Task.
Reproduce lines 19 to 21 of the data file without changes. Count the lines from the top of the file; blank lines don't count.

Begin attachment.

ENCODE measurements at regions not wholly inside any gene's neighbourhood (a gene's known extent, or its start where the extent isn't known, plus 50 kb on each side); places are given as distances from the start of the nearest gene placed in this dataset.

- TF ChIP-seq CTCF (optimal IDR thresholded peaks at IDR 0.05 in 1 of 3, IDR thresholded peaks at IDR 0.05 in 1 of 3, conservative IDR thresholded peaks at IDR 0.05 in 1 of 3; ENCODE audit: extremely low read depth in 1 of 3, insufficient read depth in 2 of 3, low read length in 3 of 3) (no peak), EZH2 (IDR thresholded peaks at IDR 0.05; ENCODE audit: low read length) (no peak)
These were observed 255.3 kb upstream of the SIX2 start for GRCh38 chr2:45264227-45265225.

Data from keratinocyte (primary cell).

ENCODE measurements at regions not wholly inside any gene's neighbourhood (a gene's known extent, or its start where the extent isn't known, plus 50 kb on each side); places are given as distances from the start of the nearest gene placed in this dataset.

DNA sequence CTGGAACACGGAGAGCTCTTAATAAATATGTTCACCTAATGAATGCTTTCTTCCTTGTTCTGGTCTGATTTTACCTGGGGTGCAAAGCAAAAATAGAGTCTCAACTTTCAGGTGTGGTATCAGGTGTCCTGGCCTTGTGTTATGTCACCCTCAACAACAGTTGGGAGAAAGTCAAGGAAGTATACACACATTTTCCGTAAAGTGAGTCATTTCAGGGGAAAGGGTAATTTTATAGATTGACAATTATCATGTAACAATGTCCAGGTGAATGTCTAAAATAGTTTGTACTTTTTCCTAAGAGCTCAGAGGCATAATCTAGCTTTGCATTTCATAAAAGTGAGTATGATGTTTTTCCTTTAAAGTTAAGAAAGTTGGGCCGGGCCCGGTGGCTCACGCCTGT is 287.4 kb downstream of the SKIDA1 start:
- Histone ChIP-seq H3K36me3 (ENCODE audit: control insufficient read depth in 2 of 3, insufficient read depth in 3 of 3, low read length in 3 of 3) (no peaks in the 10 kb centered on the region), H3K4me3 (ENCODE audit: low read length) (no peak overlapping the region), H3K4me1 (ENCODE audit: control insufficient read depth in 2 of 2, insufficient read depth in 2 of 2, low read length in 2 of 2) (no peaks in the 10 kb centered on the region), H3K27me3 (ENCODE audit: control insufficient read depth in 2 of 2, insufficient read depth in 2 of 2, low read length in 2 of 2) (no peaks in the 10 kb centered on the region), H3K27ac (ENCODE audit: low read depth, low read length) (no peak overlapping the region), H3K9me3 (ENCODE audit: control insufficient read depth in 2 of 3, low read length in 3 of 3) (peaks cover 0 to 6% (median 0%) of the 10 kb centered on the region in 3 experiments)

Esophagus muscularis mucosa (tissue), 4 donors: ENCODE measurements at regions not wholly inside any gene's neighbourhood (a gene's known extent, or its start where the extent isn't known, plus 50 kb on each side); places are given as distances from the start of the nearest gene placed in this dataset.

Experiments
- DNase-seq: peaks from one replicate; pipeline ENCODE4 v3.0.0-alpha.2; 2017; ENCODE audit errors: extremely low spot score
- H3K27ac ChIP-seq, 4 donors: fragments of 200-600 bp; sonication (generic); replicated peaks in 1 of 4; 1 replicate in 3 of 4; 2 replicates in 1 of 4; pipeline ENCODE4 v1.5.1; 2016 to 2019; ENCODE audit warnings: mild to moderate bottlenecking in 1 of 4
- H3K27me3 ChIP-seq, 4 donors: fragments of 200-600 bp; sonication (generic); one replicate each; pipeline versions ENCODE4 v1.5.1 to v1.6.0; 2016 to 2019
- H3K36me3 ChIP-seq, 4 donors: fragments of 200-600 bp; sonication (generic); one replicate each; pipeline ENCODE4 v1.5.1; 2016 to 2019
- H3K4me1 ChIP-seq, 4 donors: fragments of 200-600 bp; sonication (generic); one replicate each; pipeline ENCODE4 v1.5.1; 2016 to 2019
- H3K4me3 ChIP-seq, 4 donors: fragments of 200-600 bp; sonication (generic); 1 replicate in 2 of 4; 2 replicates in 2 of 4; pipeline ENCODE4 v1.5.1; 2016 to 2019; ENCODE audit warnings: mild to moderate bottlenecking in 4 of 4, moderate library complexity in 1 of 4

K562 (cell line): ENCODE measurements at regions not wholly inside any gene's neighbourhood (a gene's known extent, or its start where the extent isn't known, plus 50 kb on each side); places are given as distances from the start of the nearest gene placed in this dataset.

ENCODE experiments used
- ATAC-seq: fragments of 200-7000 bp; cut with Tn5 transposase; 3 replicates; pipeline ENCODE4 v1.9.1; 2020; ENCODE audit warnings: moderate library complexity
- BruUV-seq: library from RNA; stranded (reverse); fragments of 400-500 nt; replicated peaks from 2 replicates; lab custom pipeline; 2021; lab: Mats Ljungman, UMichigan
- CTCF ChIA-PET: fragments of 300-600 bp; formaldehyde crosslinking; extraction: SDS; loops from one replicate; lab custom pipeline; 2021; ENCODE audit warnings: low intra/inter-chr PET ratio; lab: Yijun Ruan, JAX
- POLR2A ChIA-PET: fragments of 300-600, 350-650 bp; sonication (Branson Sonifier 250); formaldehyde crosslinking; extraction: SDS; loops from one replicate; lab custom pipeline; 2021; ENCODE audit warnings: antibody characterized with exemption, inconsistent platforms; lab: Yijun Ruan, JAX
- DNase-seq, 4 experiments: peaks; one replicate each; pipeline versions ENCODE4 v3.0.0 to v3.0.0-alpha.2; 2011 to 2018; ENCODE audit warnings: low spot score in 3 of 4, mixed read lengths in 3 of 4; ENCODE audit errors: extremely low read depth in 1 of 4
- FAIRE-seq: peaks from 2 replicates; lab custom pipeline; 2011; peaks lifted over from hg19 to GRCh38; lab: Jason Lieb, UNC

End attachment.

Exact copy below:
- BruUV-seq: library from RNA; stranded (reverse); fragments of 400-500 nt; replicated peaks from 2 replicates; lab custom pipeline; 2021; lab: Mats Ljungman, UMichigan
- CTCF ChIA-PET: fragments of 300-600 bp; formaldehyde crosslinking; extraction: SDS; loops from one replicate; lab custom pipeline; 2021; ENCODE audit warnings: low intra/inter-chr PET ratio; lab: Yijun Ruan, JAX
- POLR2A ChIA-PET: fragments of 300-600, 350-650 bp; sonication (Branson Sonifier 250); formaldehyde crosslinking; extraction: SDS; loops from one replicate; lab custom pipeline; 2021; ENCODE audit warnings: antibody characterized with exemption, inconsistent platforms; lab: Yijun Ruan, JAX